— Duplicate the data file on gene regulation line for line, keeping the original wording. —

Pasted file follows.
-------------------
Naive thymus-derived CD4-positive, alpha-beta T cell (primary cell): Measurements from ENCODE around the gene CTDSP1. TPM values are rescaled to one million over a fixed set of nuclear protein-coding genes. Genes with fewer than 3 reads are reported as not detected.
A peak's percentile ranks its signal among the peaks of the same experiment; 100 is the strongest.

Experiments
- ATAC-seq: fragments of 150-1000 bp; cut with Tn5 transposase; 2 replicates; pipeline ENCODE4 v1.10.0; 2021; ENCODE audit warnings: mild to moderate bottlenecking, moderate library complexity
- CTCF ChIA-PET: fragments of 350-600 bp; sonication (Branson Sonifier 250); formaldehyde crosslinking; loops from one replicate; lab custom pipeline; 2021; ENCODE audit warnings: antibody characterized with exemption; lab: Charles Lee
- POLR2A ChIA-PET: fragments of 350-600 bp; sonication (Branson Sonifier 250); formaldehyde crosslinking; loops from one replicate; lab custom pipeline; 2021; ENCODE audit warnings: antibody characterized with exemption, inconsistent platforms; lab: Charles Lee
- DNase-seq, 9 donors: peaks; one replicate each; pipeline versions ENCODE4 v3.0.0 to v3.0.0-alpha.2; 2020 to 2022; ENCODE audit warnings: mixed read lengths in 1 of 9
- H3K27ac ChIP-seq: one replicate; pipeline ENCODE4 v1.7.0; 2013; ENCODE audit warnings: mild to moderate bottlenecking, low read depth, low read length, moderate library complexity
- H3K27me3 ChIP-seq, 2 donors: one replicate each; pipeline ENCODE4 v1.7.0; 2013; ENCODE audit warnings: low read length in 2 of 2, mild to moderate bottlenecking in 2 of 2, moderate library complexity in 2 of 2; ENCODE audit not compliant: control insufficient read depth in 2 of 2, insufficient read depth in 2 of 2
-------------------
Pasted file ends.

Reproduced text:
Naive thymus-derived CD4-positive, alpha-beta T cell (primary cell): Measurements from ENCODE around the gene CTDSP1. TPM values are rescaled to one million over a fixed set of nuclear protein-coding genes. Genes with fewer than 3 reads are reported as not detected.
A peak's percentile ranks its signal among the peaks of the same experiment; 100 is the strongest.

Experiments
- ATAC-seq: fragments of 150-1000 bp; cut with Tn5 transposase; 2 replicates; pipeline ENCODE4 v1.10.0; 2021; ENCODE audit warnings: mild to moderate bottlenecking, moderate library complexity
- CTCF ChIA-PET: fragments of 350-600 bp; sonication (Branson Sonifier 250); formaldehyde crosslinking; loops from one replicate; lab custom pipeline; 2021; ENCODE audit warnings: antibody characterized with exemption; lab: Charles Lee
- POLR2A ChIA-PET: fragments of 350-600 bp; sonication (Branson Sonifier 250); formaldehyde crosslinking; loops from one replicate; lab custom pipeline; 2021; ENCODE audit warnings: antibody characterized with exemption, inconsistent platforms; lab: Charles Lee
- DNase-seq, 9 donors: peaks; one replicate each; pipeline versions ENCODE4 v3.0.0 to v3.0.0-alpha.2; 2020 to 2022; ENCODE audit warnings: mixed read lengths in 1 of 9
- H3K27ac ChIP-seq: one replicate; pipeline ENCODE4 v1.7.0; 2013; ENCODE audit warnings: mild to moderate bottlenecking, low read depth, low read length, moderate library complexity
- H3K27me3 ChIP-seq, 2 donors: one replicate each; pipeline ENCODE4 v1.7.0; 2013; ENCODE audit warnings: low read length in 2 of 2, mild to moderate bottlenecking in 2 of 2, moderate library complexity in 2 of 2; ENCODE audit not compliant: control insufficient read depth in 2 of 2, insufficient read depth in 2 of 2